Journal Article

Larval distribution and growth of the rockfish, <i>Sebastes capensis</i> (Sebastidae, Pisces), in the fjords of southern Chile

Mauricio F. Landaeta and Leonardo R. Castro

in ICES Journal of Marine Science

Published on behalf of ICES/CIEM

Volume 63, issue 4, pages 714-724
Published in print January 2006 | ISSN: 1054-3139
Published online January 2006 | e-ISSN: 1095-9289 | DOI: http://dx.doi.org/10.1016/j.icesjms.2006.01.002
Larval distribution and growth of the rockfish, Sebastes capensis (Sebastidae, Pisces), in the fjords of southern Chile

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The distribution and the growth of larval rockfish Sebastes capensis were studied during two oceanographic cruises carried out in a sector of the Chilean fjords (43°30′S–46°S) during spring 2002 (November) and winter 2003 (August). Abundance (up to 600 per 10 m2) of pre- and post-flexion larvae was higher during the austral spring than in winter (20 per 10 m2). Larvae were smaller principally above the halocline in the first 50 m of the water column throughout the channels and fjords; in contrast, post-flexion larvae were more abundant seawards and were totally absent in the freshest waters. Analysis of the otoliths indicated that larvae between 3.3 and 12.2-mm standard length collected during November grew 0.15 mm d−1. Additionally, it showed that older larvae from the outer part of the channels and over the shelf laid down wider otolith increments than larvae found in the interior waters, coinciding with the area of greatest abundance of larger calanoid copepods. Ontogenetic differences in distributions suggest that different habitats are utilized during the early life stages of S. capensis, and that they seem to be shared with several other Sebastes species. However, the mechanisms for transport in different areas vary widely, making the question of the evolutionary forces driving these ontogenetic changes in distribution even more intriguing.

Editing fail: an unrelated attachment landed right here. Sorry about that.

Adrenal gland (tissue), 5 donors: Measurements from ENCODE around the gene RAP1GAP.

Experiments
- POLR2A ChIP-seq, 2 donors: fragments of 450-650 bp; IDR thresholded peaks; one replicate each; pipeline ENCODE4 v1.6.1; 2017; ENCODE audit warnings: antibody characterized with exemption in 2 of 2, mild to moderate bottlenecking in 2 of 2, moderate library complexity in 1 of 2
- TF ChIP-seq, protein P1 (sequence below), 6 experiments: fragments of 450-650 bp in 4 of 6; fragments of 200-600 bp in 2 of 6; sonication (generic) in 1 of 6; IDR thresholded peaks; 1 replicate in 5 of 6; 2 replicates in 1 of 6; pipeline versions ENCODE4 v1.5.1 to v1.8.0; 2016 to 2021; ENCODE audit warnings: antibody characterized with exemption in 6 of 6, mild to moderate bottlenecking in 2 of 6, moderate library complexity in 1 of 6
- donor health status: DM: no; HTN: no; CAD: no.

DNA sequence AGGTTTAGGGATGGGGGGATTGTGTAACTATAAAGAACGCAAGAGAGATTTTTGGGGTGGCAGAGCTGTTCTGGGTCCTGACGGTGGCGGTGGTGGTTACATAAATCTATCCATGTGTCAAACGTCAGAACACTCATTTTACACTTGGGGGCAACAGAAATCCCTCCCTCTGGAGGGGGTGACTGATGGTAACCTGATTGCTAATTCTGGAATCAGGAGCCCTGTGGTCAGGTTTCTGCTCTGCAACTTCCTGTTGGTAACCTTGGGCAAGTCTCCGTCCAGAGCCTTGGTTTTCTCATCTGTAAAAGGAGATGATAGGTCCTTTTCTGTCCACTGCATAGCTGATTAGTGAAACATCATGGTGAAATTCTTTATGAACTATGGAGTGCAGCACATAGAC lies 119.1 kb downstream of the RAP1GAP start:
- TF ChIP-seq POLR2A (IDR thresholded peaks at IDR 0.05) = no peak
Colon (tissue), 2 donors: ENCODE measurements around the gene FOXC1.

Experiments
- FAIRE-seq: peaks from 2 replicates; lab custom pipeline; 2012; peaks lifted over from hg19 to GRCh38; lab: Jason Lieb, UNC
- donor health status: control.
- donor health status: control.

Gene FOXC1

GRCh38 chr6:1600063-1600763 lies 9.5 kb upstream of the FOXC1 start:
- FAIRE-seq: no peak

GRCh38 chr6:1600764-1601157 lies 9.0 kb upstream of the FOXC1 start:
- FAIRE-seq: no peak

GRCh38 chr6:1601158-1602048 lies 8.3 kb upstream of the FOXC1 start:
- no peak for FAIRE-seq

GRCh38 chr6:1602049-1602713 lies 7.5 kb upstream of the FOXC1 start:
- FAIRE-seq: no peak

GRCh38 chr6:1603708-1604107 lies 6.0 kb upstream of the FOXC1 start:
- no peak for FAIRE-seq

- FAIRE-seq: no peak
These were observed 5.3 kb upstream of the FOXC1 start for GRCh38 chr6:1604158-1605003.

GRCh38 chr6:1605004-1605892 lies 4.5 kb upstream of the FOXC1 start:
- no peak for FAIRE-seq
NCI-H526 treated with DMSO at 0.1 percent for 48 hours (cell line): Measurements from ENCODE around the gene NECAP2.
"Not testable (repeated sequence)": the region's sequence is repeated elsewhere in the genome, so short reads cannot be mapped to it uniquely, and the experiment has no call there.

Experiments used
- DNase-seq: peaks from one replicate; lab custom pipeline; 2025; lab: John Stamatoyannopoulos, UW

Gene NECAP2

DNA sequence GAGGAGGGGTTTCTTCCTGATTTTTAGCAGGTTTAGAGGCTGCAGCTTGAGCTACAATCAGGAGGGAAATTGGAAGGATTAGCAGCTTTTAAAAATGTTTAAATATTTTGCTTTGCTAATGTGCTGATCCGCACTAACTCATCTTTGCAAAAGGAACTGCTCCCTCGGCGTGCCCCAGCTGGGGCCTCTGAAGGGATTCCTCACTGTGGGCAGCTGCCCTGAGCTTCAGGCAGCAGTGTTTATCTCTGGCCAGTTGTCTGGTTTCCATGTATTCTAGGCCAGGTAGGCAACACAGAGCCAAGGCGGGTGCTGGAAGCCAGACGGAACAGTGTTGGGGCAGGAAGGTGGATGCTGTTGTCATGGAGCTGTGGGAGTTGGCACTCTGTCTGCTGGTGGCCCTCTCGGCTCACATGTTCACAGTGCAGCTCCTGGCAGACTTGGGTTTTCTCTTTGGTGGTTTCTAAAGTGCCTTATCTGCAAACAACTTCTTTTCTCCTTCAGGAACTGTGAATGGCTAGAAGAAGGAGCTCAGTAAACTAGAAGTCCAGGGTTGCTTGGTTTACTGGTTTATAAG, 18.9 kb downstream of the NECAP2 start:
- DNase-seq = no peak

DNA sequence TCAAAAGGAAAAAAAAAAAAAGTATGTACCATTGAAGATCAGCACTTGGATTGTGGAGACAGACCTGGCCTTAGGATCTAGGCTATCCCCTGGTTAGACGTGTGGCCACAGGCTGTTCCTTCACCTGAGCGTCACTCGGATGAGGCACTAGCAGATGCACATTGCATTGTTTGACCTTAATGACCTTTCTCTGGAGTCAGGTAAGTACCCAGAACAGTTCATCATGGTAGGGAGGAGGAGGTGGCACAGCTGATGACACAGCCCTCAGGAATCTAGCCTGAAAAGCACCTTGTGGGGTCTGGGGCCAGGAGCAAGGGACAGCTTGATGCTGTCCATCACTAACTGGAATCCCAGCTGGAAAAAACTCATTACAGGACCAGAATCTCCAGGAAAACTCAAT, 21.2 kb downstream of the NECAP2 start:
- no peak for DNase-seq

Keywords: larval growth; otolith; Patagonian fjords; rockfish; Sebastes capensis; southern Chile

Journal Article.  5373 words.  Illustrated.

Subjects: Environmental Science ; Marine and Estuarine Biology

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